Raikkonen did likewise and had another bad one when the engine cut out. The pit crew quickly got it going again but it lost the Finn yet more time, although he managed to slither back out in front of Michael. Heidfeld cleared teammate Villeneuve in their second stops and Michael retained third after his second trip in.

Villeneuve was the next victim of the strange track conditions; coming up to lap the wayward Toyota of Ralf the Canadian got off the clean line and the front of the BMW locked solid and he went straight into the wall at turn seven. It was a bit of a messy impact, although Villeneuve was fine, and the safety car came out again.

Ralf Schumacher.
Photo by Eric Gilbert.

Ralf, meanwhile, had yet another spin at the hairpin and managed to continue his adventures but it was short lived and he soon retired to the pits for good. The safety car went back in and Alonso had Trulli and Heidfeld between himself and Raikkonen at the restart. Trulli was napping when Alonso leapt away and the Spaniard gained more time before Raikkonen could clear the Toyota.

With seven laps to go Michael was back behind Trulli again and further down the order Button was eighth with Klien and Coulthard breathing down his neck. However, Klien went wide struggling with his gears, letting Coulthard and Speed dodge past. Coulthard jumped into the fray with Button and after a brief tussle the Scot moved ahead of the Honda.

On the penultimate lap it was Raikkonen who went wide at the hairpin and Michael made the most of it, charging past to take second. Sato was a very late retiree when he whacked the Wall of Champions shortly afterwards but it was race over anyway. Another impressive drive by Alonso for the win, it was just a shame we didn't get more of a scrap between him and Raikkonen.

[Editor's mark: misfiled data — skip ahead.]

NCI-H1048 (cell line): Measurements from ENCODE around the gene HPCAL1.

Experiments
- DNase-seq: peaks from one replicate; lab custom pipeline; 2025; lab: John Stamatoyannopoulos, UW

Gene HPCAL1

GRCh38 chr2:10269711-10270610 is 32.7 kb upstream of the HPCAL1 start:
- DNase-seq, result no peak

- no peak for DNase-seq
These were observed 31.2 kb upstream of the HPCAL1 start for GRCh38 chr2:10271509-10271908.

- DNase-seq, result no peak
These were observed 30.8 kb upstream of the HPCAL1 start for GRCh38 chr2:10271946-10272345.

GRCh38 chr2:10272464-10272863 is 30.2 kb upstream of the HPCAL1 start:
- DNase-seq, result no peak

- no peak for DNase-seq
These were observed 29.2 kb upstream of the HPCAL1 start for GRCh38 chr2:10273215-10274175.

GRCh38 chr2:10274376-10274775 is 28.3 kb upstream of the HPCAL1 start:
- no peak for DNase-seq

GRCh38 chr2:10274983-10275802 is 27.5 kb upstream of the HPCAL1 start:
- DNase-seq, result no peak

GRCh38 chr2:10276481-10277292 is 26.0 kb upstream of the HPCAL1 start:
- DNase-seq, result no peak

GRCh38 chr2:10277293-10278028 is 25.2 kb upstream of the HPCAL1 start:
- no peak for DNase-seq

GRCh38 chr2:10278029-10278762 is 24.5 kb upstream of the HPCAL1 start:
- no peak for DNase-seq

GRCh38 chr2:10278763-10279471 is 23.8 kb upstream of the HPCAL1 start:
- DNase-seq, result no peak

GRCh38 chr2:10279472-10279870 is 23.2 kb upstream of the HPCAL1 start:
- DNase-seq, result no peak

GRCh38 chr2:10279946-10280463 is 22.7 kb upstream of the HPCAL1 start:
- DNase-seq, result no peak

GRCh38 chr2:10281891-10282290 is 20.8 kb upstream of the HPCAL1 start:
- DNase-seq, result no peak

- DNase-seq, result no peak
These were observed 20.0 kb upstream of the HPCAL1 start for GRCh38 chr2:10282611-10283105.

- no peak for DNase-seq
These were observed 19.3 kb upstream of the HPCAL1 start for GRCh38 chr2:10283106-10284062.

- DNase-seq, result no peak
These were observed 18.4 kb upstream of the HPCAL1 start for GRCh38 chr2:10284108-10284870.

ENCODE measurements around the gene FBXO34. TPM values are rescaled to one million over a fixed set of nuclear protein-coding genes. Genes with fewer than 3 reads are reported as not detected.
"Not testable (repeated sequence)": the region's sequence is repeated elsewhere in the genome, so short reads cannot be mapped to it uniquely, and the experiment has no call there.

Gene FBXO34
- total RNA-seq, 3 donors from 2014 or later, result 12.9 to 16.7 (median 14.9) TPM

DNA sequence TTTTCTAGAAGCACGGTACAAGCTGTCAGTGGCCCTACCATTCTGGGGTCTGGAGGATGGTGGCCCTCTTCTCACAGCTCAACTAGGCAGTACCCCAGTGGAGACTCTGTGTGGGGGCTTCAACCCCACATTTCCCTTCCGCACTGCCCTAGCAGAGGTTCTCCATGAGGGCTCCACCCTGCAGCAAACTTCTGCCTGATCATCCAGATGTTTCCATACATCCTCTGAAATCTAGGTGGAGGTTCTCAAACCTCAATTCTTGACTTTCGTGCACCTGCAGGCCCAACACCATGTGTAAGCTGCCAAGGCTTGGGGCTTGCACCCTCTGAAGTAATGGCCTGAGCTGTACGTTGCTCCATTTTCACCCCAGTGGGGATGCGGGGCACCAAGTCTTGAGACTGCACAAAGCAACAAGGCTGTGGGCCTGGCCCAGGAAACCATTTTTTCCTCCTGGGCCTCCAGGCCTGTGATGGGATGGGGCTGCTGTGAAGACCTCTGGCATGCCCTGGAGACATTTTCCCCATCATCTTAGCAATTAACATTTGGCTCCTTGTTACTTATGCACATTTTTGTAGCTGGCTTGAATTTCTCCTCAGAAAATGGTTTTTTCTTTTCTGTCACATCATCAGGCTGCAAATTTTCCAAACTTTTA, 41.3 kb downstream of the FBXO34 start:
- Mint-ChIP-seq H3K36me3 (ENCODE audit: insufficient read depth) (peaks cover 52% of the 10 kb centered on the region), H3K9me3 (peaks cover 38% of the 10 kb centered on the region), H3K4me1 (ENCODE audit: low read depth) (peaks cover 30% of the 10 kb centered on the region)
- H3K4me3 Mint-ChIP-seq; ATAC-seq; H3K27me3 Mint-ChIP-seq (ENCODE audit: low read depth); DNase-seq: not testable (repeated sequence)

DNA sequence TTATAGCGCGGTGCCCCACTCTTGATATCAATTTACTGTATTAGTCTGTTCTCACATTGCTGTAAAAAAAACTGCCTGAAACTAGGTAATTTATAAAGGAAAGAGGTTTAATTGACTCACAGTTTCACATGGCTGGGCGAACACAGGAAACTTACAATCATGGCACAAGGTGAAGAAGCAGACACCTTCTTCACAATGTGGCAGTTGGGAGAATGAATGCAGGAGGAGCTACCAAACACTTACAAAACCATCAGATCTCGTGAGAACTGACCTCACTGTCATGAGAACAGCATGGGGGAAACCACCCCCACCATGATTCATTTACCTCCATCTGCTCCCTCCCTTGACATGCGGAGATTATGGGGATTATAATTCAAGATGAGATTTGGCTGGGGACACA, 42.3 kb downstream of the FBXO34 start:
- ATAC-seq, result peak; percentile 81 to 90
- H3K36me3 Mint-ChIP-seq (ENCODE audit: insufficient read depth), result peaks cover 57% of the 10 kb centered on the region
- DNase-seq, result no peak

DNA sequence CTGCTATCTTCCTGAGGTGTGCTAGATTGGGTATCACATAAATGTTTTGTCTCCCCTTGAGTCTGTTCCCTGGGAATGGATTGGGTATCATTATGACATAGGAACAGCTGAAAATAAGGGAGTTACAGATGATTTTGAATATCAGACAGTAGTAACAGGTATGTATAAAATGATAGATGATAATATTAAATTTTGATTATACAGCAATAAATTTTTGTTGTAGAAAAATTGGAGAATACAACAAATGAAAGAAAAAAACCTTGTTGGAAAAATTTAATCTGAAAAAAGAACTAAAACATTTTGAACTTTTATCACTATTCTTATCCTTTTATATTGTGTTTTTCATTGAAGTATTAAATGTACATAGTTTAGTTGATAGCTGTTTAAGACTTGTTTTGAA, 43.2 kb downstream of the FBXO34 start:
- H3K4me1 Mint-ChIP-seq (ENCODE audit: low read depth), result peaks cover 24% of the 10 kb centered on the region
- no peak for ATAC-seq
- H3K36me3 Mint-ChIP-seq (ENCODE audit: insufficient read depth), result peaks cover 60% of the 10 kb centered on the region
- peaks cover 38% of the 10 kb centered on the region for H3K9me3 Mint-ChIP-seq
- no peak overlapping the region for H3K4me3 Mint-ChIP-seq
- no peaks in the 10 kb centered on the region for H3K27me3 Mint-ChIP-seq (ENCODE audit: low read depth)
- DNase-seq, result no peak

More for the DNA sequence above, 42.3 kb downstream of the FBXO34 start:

"Well, it was good, perfect all weekend," said Alonso. "Obviously, without the safety cars, the gaps would have been much bigger, an easier race but you know the safety car sometimes helps you, sometimes not. But the main thing is to win the race as we did again and we had perfect Michelin work again, giving us a fantastic tyre."

Fernando Alonso takes the checkered flag.
Photo by Eric Gilbert.

"All the victories are nice but this one, after the last two or three years, having the opportunity to win and always something happened, mistakes coming from me or mechanical problems, it was one of the races that we should have had in the previous years and now we have it."

Michael was quick to take advantage of Raikkonen's late troubles and drove a good race overall but Ferrari wasn't up to its usual form in Canada. Massa behaved himself and came home fifth but his one-stop strategy didn't really pan out as well as Ferrari probably hoped. Alonso has stretched his lead over Michael to 25 points.

"Thanks to the safety car everybody got together again," the German commented. "It was just a shame that there wasn't another ten laps left which could have made it a little bit more entertaining. It was very easy to go off line and then to lose a lot of time."